Bitpay is a bit like the credit card companies in this - they actually deal very little 'in' Bitcoin, they just exchan

      • Do you have to stay 15-90 days in the restaurant after you've paid with a credit card before you can go?

        With credit cards you still can track down the person who owned the credit card. This is not (always) possible with bitcoin. Of course, as less bitcoins get mined, more and more bitcoins will be trackable, as people get them from exchanges, which have anti-money-laundering rules.

        • by LF11 ( 18760 )
          Not if the card is stolen, or the person reports the card as stolen. These are both significant problems for merchants, which cannot happen with bitcoin transactions.<br><br>Something a lot of people don't understand about payment networks is that credit card transactions are not "confirmed" for several months. The merchant is on the hook for the full amount of the charge for this entire time period. The customer can call and dispute a charge several months after the fact, resulting in a char
          • by bondsbw ( 888959 )

            This also highlights one of the problems of Bitcoin. When receiving goods instantly (such as going to the grocery store or through the drive-thru), Bitcoin is somewhat easier to counterfeit and to get away with.

            Either the buyer will be gone before any reasonable suspicion comes about, or the seller will need to force the buyer to wait until some number of confirmations succeed (what that number is depends on the seller who may require a higher number of confirmations for more valuable transactions).

            That sa

            • No different than counterfeit cash, except with bitcoin the discovery happens quickly and automatically. Also, the bitcoin problem takes considerable technical ability and infrastructure.

              You definitely haven't bought anything with bitcoin in person. It happens FAST, often faster than a CC auth.
              • by bondsbw ( 888959 )

                No different than counterfeit cash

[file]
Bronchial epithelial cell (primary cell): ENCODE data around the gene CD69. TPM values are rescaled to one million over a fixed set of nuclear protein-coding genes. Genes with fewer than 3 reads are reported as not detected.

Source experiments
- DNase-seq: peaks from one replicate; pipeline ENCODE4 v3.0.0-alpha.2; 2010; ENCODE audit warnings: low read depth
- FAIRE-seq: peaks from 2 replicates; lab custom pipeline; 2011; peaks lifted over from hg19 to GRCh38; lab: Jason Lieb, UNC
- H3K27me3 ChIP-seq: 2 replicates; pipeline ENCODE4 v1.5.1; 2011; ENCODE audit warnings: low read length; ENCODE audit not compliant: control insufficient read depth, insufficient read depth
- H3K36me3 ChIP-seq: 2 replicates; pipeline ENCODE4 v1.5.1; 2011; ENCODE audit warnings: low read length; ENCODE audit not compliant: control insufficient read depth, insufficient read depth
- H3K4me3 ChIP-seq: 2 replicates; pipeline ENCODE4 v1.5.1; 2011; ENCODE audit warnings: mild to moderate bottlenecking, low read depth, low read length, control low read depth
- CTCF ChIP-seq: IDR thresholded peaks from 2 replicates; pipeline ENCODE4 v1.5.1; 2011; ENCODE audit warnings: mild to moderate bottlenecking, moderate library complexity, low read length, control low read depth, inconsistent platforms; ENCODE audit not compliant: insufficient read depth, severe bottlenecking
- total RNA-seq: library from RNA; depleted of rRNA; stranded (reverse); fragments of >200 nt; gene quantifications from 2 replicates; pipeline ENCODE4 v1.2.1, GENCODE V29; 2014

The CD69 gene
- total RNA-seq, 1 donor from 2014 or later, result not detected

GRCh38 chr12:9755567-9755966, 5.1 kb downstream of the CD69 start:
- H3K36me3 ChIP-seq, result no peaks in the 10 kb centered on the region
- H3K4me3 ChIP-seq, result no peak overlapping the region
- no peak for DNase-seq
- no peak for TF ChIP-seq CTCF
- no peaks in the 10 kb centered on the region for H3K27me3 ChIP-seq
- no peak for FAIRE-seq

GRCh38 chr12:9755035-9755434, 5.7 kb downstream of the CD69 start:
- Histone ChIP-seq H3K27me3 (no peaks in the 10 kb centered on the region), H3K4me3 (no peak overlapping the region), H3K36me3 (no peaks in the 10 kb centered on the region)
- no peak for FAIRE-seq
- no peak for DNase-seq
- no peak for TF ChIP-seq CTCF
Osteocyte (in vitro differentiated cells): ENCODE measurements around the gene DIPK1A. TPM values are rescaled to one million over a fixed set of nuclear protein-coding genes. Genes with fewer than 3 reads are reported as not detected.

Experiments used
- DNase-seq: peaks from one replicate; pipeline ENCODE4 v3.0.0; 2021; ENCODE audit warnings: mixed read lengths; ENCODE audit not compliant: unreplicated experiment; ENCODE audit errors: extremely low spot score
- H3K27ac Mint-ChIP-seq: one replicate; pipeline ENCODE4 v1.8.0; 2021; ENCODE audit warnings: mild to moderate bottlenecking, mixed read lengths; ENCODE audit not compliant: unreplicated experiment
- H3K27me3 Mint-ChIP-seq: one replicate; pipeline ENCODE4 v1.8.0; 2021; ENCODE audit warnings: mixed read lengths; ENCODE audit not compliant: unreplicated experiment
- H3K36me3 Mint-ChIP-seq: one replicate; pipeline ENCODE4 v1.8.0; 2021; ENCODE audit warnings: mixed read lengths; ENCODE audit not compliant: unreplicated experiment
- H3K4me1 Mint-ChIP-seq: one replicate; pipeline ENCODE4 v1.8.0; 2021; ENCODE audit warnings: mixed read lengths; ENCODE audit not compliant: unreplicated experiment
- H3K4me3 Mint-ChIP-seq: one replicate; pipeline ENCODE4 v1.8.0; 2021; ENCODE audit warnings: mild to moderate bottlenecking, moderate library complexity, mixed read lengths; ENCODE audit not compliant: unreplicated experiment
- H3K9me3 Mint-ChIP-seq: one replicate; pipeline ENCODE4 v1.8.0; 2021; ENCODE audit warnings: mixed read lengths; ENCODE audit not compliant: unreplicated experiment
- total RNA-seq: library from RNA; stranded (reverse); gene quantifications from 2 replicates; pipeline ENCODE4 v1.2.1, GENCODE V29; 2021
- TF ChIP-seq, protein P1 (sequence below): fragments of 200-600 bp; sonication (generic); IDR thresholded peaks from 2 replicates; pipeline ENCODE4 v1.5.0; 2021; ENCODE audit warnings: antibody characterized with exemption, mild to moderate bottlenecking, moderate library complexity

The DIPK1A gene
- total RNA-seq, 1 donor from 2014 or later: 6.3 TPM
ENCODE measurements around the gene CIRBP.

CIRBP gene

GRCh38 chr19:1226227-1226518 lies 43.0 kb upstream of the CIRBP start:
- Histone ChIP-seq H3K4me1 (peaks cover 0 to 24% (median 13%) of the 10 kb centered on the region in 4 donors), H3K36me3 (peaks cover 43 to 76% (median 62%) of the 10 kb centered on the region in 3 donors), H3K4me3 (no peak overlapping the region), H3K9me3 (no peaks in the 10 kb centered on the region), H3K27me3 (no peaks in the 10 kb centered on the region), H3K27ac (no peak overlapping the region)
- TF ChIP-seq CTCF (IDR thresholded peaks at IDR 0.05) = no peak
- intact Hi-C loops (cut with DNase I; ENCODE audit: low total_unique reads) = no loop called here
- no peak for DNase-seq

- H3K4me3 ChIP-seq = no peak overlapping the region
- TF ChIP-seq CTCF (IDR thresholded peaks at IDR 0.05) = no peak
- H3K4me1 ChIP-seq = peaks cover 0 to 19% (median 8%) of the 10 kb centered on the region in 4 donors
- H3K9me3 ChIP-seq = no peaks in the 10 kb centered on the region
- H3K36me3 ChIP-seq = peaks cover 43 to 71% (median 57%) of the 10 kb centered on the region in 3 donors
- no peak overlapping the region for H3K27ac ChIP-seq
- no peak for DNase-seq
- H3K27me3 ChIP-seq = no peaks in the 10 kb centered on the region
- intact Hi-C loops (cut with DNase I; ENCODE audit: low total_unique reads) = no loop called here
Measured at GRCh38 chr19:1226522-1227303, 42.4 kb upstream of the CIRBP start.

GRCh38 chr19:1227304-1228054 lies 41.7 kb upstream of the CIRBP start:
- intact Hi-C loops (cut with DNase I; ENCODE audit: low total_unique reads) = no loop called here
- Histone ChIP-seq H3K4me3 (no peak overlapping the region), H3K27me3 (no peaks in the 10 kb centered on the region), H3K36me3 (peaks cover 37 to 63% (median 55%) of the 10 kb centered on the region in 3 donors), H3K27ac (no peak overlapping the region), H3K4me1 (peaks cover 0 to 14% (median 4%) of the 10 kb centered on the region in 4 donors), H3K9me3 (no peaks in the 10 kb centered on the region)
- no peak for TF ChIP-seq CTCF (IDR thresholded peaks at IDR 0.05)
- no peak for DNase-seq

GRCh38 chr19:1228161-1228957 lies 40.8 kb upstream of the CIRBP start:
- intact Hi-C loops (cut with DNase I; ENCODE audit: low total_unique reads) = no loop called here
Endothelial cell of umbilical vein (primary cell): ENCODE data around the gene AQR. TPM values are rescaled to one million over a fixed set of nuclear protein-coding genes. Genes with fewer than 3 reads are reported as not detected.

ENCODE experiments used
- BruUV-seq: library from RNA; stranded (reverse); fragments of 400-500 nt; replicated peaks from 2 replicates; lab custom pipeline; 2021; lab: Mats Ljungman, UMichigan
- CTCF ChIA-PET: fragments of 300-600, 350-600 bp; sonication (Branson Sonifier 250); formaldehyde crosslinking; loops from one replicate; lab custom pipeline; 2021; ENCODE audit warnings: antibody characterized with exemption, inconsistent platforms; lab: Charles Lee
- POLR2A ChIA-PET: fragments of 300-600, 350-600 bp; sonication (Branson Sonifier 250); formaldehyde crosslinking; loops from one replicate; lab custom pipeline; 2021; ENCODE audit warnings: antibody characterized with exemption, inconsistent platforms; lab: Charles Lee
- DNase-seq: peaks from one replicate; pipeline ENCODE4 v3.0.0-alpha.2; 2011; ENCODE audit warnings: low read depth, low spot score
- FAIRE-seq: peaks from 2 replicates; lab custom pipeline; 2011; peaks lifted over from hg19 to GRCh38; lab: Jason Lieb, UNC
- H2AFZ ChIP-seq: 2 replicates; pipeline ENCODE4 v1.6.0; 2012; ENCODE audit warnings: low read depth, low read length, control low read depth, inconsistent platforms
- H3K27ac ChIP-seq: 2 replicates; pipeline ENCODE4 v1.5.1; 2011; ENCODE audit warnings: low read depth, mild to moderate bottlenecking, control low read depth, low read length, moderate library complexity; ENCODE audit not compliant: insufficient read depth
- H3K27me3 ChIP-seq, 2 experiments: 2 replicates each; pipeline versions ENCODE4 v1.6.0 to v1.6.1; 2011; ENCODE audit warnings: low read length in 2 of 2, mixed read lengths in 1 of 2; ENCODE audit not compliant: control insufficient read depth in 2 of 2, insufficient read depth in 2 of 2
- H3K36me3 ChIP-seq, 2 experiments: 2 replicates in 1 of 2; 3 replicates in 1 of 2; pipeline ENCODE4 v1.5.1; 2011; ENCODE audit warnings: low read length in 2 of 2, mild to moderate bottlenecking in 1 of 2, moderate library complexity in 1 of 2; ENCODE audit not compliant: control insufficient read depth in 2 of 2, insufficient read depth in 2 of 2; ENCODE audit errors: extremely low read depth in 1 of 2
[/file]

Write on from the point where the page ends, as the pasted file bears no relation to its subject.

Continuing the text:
True if you assume the counterfeit cash is always difficult to detect before the buyer leaves. Counterfeit Bitcoin would be impossible to detect within such time if the buyer is allowed to leave immediately after attempting the transaction.

                You definitely haven't bought anything with bitcoin in person. It happens FAST, often faster than a CC auth.

                No I haven't, so please enlighten me. I'm basing my assumption on quite a few articles stating that a single confirmation takes minutes (typically under 10). But I doubt many merchants would consider a single confirmation to be adequate. So multiply that time by the n

                • Yes. But a merchant can choose zero confirmations. So for example, I recently renewed some domains at register4less with bitcoin. They displayed QR code and I took a picture of it with my phone's bitcoin app. Confirm the amount, and about 5 seconds later the QR code went away and the purchase was done. No name, no billing address, no entering long number strings, just take a picture and confirm. It was simpler and faster than a CC, and there was absolutely no way for someone to intercept or steal the
                  • by LF11 ( 18760 )
                    To clarify, it doesn't cost a lot of money to attempt a double-spend. Got confused with 51-percent attack (perhaps plausible with a big enough botnet?). Regardless, BitPay offers protection against double-spending to all of their merchants, so the point is moot in the case of this article.
    • by bspus ( 3656995 )
      As soon as you release the transaction from your client, it is visible within seconds. It will take 10 minutes or longer to get into a block, sure (and buried under a couple of blocks at least to be really "confirmed"), but if you initiate the transaction you can't really take it back and it proves that you at least had the coin at the time to carry it out in the first place For payments the scale of a meal, that would be enough for me if I were the owner of the restaurant
  • merchants from worries of fraudulent chargebacks,

    What keeps merchants from excessive fraudulent chargebacks is providing a clearly defined product or service, with a clearly defined return policy, and good customer service.

    Bitpay is a US company and as such is under US laws. You can bet that at some point someone will spoof a payment through bitpay at a clueless retailer, sue Bitpay, and Bitpay will sue the retailer. It could even be a fraudulent suit, but if the security measures are not there to ins